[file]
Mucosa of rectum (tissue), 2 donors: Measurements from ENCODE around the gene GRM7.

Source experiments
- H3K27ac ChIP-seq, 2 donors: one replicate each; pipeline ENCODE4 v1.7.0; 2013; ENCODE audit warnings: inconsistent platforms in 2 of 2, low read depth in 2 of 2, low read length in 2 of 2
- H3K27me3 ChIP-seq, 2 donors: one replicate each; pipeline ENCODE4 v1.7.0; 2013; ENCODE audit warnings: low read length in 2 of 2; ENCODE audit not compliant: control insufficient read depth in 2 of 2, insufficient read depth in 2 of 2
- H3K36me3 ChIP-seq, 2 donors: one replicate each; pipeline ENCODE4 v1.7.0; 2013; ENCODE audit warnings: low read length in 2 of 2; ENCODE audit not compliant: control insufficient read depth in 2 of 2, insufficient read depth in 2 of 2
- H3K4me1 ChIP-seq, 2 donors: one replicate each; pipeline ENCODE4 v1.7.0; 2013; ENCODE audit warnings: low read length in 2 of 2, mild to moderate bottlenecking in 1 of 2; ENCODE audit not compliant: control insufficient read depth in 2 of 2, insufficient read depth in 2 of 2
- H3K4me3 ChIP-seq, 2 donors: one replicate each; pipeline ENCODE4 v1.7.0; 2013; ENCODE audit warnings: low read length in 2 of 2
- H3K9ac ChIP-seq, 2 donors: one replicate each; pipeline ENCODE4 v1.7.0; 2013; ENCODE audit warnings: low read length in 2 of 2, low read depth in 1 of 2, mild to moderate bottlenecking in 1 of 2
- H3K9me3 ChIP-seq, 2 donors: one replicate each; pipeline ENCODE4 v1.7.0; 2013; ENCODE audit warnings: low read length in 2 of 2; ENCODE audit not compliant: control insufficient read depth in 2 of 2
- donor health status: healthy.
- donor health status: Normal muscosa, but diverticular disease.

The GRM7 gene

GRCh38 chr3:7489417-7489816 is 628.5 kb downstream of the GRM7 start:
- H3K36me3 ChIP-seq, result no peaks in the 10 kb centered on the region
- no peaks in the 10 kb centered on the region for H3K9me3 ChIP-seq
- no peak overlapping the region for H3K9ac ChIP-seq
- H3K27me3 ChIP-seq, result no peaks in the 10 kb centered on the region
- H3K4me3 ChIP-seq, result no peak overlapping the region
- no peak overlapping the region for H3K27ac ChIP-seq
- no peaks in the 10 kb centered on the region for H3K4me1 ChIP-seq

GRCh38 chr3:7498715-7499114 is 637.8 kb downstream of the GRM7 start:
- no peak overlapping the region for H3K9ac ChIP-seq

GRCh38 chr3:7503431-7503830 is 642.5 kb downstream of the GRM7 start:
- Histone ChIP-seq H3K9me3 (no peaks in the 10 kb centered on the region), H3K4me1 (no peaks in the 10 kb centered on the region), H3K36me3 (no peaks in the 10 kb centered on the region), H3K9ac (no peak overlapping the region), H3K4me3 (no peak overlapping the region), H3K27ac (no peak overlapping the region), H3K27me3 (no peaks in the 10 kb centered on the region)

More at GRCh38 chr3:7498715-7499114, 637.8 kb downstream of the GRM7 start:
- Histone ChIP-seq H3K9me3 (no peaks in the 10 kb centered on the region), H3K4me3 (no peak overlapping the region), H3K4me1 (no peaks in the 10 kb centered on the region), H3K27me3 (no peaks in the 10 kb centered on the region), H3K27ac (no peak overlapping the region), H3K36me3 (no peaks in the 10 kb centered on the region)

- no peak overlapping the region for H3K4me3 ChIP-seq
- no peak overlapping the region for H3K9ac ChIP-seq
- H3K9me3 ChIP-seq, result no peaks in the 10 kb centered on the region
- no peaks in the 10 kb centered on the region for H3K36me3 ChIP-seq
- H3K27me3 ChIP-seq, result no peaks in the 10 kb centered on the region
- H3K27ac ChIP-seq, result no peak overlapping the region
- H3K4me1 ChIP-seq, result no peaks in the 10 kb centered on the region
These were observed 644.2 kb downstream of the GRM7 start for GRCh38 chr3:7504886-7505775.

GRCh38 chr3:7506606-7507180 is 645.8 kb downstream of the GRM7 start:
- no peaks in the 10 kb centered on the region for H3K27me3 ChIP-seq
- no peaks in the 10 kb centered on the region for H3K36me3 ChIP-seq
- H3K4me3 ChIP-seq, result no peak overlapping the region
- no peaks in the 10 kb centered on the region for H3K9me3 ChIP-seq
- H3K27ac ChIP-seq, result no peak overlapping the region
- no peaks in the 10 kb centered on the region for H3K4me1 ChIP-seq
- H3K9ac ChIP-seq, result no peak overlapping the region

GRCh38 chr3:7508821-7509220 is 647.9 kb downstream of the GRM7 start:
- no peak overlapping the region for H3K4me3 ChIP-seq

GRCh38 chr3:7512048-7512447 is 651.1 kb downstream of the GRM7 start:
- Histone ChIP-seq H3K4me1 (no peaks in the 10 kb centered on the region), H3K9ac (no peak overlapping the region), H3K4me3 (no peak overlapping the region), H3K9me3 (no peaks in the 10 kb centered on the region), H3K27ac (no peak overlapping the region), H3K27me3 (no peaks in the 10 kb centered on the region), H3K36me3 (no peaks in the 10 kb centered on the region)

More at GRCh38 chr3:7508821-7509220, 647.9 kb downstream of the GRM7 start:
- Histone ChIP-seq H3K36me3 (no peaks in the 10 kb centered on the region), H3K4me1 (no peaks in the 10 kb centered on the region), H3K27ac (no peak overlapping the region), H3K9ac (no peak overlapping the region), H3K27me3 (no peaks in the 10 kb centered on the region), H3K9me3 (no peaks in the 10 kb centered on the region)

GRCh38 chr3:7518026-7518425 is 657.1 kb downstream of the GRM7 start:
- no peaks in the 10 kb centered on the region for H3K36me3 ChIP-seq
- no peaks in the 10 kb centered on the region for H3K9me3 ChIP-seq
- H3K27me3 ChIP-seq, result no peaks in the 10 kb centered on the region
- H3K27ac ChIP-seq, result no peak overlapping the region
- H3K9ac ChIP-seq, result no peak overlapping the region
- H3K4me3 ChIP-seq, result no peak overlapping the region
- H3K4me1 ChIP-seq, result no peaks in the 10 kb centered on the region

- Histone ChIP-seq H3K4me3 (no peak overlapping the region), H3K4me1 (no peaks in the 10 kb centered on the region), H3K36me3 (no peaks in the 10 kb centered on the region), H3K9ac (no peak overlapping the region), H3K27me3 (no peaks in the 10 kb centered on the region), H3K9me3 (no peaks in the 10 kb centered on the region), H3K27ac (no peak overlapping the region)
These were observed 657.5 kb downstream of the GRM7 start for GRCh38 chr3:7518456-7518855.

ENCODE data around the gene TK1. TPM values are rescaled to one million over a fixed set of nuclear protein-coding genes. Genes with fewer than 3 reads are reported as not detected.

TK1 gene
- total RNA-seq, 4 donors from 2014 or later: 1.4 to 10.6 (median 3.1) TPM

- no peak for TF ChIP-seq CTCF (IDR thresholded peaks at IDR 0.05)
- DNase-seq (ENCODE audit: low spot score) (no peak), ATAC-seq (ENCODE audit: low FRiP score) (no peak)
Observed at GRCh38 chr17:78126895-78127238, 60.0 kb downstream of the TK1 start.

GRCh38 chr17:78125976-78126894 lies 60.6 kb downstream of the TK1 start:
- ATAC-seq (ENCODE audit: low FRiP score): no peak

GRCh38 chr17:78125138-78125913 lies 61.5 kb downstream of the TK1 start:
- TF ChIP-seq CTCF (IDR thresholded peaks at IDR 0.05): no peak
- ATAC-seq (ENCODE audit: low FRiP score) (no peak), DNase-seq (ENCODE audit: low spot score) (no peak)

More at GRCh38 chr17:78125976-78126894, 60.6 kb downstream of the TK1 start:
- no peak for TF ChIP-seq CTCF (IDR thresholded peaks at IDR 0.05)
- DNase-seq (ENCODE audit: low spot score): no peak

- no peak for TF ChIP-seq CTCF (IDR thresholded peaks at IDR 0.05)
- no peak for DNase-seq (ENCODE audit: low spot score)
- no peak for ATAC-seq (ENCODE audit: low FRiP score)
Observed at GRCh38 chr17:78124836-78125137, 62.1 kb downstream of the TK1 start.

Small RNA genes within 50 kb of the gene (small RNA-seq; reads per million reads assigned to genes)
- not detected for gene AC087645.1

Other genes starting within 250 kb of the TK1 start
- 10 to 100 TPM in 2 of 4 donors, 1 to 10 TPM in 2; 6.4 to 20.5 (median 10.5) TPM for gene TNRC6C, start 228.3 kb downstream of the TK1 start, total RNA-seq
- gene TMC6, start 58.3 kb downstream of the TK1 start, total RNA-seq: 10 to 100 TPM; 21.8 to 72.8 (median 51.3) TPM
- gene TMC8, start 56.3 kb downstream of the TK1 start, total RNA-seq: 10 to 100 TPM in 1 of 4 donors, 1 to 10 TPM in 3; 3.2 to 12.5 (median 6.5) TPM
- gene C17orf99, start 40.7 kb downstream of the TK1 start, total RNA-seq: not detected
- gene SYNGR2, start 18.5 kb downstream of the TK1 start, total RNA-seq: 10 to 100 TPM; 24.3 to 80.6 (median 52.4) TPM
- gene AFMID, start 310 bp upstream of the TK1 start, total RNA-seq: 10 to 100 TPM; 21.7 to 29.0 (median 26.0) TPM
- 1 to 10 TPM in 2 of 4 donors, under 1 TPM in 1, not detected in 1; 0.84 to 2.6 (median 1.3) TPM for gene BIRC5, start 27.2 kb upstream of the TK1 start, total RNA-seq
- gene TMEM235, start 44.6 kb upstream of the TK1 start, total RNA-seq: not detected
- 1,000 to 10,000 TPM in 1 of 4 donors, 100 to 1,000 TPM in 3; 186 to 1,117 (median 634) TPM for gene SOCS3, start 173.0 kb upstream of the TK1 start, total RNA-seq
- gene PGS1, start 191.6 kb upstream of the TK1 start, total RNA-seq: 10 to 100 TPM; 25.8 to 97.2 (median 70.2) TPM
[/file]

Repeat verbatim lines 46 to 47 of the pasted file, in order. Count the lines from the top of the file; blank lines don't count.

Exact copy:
- Histone ChIP-seq H3K4me1 (no peaks in the 10 kb centered on the region), H3K9ac (no peak overlapping the region), H3K4me3 (no peak overlapping the region), H3K9me3 (no peaks in the 10 kb centered on the region), H3K27ac (no peak overlapping the region), H3K27me3 (no peaks in the 10 kb centered on the region), H3K36me3 (no peaks in the 10 kb centered on the region)

More at GRCh38 chr3:7508821-7509220, 647.9 kb downstream of the GRM7 start: